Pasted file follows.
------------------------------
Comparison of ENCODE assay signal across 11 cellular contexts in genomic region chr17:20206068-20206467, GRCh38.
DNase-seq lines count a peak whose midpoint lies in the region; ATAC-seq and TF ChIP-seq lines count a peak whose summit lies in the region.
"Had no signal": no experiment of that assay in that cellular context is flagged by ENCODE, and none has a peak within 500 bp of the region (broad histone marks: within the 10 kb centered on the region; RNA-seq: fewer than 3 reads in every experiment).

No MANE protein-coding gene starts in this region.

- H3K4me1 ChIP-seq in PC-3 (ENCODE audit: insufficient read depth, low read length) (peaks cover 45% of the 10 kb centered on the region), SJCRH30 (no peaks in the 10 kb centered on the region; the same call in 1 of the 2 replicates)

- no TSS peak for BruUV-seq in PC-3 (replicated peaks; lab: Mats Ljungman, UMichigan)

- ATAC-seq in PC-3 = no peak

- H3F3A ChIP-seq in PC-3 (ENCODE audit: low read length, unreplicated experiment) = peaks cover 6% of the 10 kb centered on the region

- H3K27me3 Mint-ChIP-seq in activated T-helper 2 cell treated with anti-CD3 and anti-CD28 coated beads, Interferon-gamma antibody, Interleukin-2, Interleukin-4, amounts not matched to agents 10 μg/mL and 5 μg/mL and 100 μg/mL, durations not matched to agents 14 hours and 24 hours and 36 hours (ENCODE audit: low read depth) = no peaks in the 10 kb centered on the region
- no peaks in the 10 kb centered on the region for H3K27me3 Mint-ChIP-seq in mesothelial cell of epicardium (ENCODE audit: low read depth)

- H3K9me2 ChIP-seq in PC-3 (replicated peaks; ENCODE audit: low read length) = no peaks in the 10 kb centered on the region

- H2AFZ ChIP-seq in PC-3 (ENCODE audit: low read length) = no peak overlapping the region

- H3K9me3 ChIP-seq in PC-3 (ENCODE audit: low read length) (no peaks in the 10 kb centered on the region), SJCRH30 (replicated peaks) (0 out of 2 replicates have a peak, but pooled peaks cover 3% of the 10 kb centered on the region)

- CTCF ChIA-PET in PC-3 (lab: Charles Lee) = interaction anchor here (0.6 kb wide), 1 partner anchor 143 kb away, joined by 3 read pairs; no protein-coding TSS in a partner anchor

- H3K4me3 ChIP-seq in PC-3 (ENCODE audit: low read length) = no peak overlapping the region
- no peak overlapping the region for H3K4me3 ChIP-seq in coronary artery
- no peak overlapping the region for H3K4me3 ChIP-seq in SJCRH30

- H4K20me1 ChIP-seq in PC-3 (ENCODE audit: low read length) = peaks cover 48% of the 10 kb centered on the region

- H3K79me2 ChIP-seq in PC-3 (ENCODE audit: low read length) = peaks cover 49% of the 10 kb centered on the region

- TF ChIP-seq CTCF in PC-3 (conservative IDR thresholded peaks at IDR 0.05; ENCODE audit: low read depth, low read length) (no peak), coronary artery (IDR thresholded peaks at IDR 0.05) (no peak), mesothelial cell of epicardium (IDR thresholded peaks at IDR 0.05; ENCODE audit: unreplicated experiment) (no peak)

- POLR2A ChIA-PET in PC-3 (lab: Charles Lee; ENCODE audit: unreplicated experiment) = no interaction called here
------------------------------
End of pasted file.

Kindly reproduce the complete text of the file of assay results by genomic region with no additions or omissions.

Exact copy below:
Comparison of ENCODE assay signal across 11 cellular contexts in genomic region chr17:20206068-20206467, GRCh38.
DNase-seq lines count a peak whose midpoint lies in the region; ATAC-seq and TF ChIP-seq lines count a peak whose summit lies in the region.
"Had no signal": no experiment of that assay in that cellular context is flagged by ENCODE, and none has a peak within 500 bp of the region (broad histone marks: within the 10 kb centered on the region; RNA-seq: fewer than 3 reads in every experiment).

No MANE protein-coding gene starts in this region.

- H3K4me1 ChIP-seq in PC-3 (ENCODE audit: insufficient read depth, low read length) (peaks cover 45% of the 10 kb centered on the region), SJCRH30 (no peaks in the 10 kb centered on the region; the same call in 1 of the 2 replicates)

- no TSS peak for BruUV-seq in PC-3 (replicated peaks; lab: Mats Ljungman, UMichigan)

- ATAC-seq in PC-3 = no peak

- H3F3A ChIP-seq in PC-3 (ENCODE audit: low read length, unreplicated experiment) = peaks cover 6% of the 10 kb centered on the region

- H3K27me3 Mint-ChIP-seq in activated T-helper 2 cell treated with anti-CD3 and anti-CD28 coated beads, Interferon-gamma antibody, Interleukin-2, Interleukin-4, amounts not matched to agents 10 μg/mL and 5 μg/mL and 100 μg/mL, durations not matched to agents 14 hours and 24 hours and 36 hours (ENCODE audit: low read depth) = no peaks in the 10 kb centered on the region
- no peaks in the 10 kb centered on the region for H3K27me3 Mint-ChIP-seq in mesothelial cell of epicardium (ENCODE audit: low read depth)

- H3K9me2 ChIP-seq in PC-3 (replicated peaks; ENCODE audit: low read length) = no peaks in the 10 kb centered on the region

- H2AFZ ChIP-seq in PC-3 (ENCODE audit: low read length) = no peak overlapping the region

- H3K9me3 ChIP-seq in PC-3 (ENCODE audit: low read length) (no peaks in the 10 kb centered on the region), SJCRH30 (replicated peaks) (0 out of 2 replicates have a peak, but pooled peaks cover 3% of the 10 kb centered on the region)

- CTCF ChIA-PET in PC-3 (lab: Charles Lee) = interaction anchor here (0.6 kb wide), 1 partner anchor 143 kb away, joined by 3 read pairs; no protein-coding TSS in a partner anchor

- H3K4me3 ChIP-seq in PC-3 (ENCODE audit: low read length) = no peak overlapping the region
- no peak overlapping the region for H3K4me3 ChIP-seq in coronary artery
- no peak overlapping the region for H3K4me3 ChIP-seq in SJCRH30

- H4K20me1 ChIP-seq in PC-3 (ENCODE audit: low read length) = peaks cover 48% of the 10 kb centered on the region

- H3K79me2 ChIP-seq in PC-3 (ENCODE audit: low read length) = peaks cover 49% of the 10 kb centered on the region

- TF ChIP-seq CTCF in PC-3 (conservative IDR thresholded peaks at IDR 0.05; ENCODE audit: low read depth, low read length) (no peak), coronary artery (IDR thresholded peaks at IDR 0.05) (no peak), mesothelial cell of epicardium (IDR thresholded peaks at IDR 0.05; ENCODE audit: unreplicated experiment) (no peak)

- POLR2A ChIA-PET in PC-3 (lab: Charles Lee; ENCODE audit: unreplicated experiment) = no interaction called here